since I had my lung transplant and when I first got up
with a physiotherapist in the ward, my goal was to walk a step, Over the course of two weeks, Nigel got on the treadmill here at St Vincent's Hospital
in Sydney. Many heart and lung
transplant recipients come here for their ongoing
physical therapy. Soon Gail will join them. When I saw the story, I was sitting on my bed
and I just lost it.

I just...when it's hard enough
struggling to breathe...

..let alone
having your home broken into and your things stolen. Yeah.
And it broke my heart. We came back day after day
as Nigel pumped out the kilometres, working his donated lungs in the hope of inspiring help
for Gail and her ongoing needs, including therapy and 40 plus anti-rejection
medications every day.

For the final leg of his trek, Nigel is walking a path
to Gail's front door. We did it.

GAIL: Thank you so much.

Oh, Nigel, thank you.
Give us a hug. Hello! How are you? If Nigel hadn't have stepped in,
I wouldn't be here today.

And that's being the truth. St Vincent's Hospital
is running an appeal to help Gail with her treatment and any extra funds raised will go to helping all of those
given a second chance at life. Well, I never ever thought
about organ donation because I never thought
it would happen to me, but now that it has - people are doing stuff with the organs from your
precious, precious family members that are changing the lives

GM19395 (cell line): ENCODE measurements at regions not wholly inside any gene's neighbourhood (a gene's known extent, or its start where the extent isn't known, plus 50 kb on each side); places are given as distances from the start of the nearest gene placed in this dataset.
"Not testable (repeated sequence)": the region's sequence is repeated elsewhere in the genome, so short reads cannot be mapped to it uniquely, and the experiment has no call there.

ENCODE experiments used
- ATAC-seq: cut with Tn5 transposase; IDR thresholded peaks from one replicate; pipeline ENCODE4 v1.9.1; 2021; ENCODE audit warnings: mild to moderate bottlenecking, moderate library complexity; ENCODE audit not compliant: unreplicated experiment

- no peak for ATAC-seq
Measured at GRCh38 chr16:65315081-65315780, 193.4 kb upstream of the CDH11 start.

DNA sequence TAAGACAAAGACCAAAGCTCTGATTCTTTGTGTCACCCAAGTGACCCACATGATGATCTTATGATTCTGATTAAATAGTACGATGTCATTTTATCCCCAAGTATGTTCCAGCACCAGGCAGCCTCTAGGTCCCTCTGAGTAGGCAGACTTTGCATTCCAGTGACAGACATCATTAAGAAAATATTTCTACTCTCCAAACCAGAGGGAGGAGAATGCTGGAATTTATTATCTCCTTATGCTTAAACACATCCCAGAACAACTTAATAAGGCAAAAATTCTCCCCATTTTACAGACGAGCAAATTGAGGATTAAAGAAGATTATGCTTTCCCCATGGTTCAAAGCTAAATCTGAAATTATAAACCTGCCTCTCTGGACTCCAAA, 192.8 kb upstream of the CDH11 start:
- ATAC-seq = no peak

of others. If I didn't get the transplant,
I couldn't do this and I got it,
so that's why I'm doing it.

And Gail has asked us to remind you that if you'd like
to become an organ donor, please let your loved ones know. And if you want to help Gail,
you can find out how on our website. OK, up next - forget the scrap heap, we reveal the industries
desperately seeking older workers. That story next.

New from Air Wick -
a glowing candle with an elegant design window and fragrant essential oils to create a captivating experience. New Air Wick
Multicolour Black Edition. Something in the Air Wick.

There was once a time when if you
lost your job after the age of 50, you were consigned
to the scrap heap. Well, not anymore.

As Georgia Main reports, savvy bosses have finally
cottoned on to the fact that older workers offer wisdom and reliability
they won't find in today's kids.

It's never too late to change. It's never too late to learn.

At the age of 52, Mark Reynolds has just graduated
as a personal trainer. I'm looking forward to spending the next 20 years
in the fitness industry. Peter Hickey from Valley Fitness
says Mark's age
was actually an advantage. We have actively looked
to employ some older workers. A lot of our older employees
are really committed to their role. The characteristics
that they bring is something, often,
we find the younger employees lack.